Sometimes A Story Is About Making the World Better
I’m a freelancer and have been reading and watching fantasy for more than forty years, so when I read that the protagonist of Rachel Aaron’s Minimum Wage Magic was a freelance mage, I was tickled.
I had previously read Aaron’s Eli Monpress stories and her Heartstriker Series so I was confident I’d love Minimum Wage Magic and I bought it on the spot.
I was not disappointed.
Opal and the DFZ
Opal Yong-ae is a freelance mage of Korean descent who works in what used to be Detroit. The book takes place in the same universe as Aaron’s Heartstrike series, so the city that used to be Detroit is now known as the Detroit Free Zone or the DFZ.
In the DFZ there are few, if any, rules and both the geography of the city and the lives of its citizens are subject to the whims of the spirit of the city—sort of a city-wide god.
The spirit of the DFZ isn’t a big fan of rules so both magic and capitalism are ratcheted up to 11.
When people skip town without paying their rent, “cleaners” like Opal Yong-ae go in to clean everything out and make the place habitable again. The cleaners pay for the privilege and recoup their money by selling whatever they find.
Every day is a gamble, and you need to put in some hard work even if you lose. It’s a hard way to make a living.
The Pressure She’s Under
I won’t get into the spoilery details, but Opal’s life is further complicated by the fact that she owes a rather nasty person a great deal of money. The fact that the money in question was used to pay for her education makes the analogy to today’s millennials more than a little bit obvious.
As a freelancer, though, I get it. The bills always come regularly while the paychecks don’t, and taking crappy, underpaying jobs because they’re the only ones available is far too familiar.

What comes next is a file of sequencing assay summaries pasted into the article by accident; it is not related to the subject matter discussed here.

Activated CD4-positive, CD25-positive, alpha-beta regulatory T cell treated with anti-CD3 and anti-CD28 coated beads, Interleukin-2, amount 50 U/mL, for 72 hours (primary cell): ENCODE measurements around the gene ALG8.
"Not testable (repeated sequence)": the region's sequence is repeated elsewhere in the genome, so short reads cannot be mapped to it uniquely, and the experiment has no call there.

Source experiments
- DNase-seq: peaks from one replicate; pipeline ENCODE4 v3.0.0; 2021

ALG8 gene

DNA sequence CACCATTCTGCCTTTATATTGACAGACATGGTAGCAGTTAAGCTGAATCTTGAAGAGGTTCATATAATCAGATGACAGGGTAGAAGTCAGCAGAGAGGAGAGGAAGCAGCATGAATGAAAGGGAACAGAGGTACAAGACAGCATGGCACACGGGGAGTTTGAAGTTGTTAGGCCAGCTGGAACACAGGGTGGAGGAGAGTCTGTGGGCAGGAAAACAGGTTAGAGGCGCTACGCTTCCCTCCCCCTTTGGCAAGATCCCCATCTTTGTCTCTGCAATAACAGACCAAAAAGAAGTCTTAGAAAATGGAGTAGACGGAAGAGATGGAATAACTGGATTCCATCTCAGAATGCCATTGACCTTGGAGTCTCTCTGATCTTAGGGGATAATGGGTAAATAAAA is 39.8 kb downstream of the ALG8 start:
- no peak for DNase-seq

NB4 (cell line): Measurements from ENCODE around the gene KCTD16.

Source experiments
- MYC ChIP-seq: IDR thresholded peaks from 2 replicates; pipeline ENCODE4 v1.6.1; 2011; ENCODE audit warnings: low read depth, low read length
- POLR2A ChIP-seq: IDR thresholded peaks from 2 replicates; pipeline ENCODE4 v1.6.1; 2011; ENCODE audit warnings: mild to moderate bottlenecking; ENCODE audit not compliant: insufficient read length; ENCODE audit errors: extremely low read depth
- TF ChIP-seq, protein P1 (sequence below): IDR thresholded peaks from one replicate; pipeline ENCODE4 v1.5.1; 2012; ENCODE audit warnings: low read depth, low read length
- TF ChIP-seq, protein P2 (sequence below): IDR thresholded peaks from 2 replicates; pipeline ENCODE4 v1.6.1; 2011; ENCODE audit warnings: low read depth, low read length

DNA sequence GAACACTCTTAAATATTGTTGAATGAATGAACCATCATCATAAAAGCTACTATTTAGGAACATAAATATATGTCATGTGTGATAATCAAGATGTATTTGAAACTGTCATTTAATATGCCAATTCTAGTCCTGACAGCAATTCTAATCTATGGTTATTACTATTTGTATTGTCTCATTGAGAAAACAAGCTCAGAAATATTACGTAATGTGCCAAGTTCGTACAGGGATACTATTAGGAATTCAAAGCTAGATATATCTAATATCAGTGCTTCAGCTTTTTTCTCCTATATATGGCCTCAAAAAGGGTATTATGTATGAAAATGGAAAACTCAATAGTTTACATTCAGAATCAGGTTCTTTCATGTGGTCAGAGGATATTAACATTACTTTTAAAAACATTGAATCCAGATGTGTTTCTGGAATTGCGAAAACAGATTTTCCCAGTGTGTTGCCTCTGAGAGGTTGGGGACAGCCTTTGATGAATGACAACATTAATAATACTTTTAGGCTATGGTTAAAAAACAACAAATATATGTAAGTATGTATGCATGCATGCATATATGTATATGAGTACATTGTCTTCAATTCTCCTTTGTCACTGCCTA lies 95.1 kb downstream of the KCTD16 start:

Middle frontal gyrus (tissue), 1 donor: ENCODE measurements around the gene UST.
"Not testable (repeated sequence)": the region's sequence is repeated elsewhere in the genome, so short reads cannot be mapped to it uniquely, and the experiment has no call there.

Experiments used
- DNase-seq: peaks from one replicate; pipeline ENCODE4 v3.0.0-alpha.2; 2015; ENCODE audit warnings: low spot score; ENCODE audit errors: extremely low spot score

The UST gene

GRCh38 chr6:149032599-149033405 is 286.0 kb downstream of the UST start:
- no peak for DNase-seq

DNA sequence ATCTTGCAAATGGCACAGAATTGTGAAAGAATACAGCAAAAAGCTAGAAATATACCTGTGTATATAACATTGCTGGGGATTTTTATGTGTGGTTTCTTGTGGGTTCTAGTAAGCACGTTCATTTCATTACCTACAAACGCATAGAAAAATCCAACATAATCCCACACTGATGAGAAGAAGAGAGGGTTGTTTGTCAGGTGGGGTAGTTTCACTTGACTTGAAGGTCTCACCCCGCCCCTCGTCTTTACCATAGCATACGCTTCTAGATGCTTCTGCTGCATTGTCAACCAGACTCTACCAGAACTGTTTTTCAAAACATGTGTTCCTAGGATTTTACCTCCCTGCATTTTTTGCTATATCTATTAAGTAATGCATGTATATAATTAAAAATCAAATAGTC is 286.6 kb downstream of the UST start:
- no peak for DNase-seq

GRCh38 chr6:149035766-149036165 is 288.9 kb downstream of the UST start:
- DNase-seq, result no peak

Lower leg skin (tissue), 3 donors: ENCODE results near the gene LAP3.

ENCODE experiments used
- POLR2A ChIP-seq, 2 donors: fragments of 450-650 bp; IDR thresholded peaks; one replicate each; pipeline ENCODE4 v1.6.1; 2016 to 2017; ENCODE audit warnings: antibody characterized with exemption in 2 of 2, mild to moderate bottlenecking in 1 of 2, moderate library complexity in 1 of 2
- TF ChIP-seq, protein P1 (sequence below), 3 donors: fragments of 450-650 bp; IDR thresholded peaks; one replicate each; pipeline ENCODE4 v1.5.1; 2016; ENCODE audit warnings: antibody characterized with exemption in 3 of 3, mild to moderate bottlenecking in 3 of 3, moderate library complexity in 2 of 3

There’s a tendency among some freelancers to equate their existence with that of gunslingers in the old west. They’re hired guns who go wherever the money is, do the job, and move on. They never hang their hat up at Kitty’s place.
That’s the daydream, though. The reality is that you’re always grinding for clients and often fighting clients for the money they owe. It’s neither glamorous nor reliable, and Minimum Wage Magic captures that desperation very well.
With a payment due soon, Opal lacks the funds to pay it. She finds a clue that may—emphasis on the may—pay off big, but she finds it next to a dead body that causes all sorts of problems.
I will again skip past the spoilerish stuff, saying in passing that if you liked Heartstriker, you’d love this, to come to the point of this review. Opal fights through a lot of suspense, intrigue, danger, and adorkable obliviousness to get her hands on the big payday.
And of course, that payday forces her to make a moral decision.
That’s the thing with a lot of Rachel Aaron books. The protagonist doesn’t merely try to survive or even win at all costs. The protagonist attempts to survive and win the right way—the moral way.
There has been a tendency in fantasy in recent decades for heroes and heroines to be some truly awful people. It has made for some great characters and great stories, but it’s tiring.
I mean, I get it. We live in times that are interesting enough to prove the accuracy of the curse. Escapism isn’t just a silly diversion, it’s self-care, and when faced with the frustrations of an inept economy and an entrenched oligarchy that quite literally would rather kill the planet than give up a sliver of their filthy lucre, it’s more than understandable.
But there’s another reaction to the times we’re in. Instead of assuming that we can’t win, we assume that we can. Instead of writing revenge fantasies where the heroes act just like the people we despise, we write stories with heroes that act like people we admire.
Some people call this hopepunk, and I can grok that, but I think of it as Humanist Fiction. It’s fiction that doesn’t merely revel in hope but actively tries to make the world better by providing examples of heroes doing the right thing.
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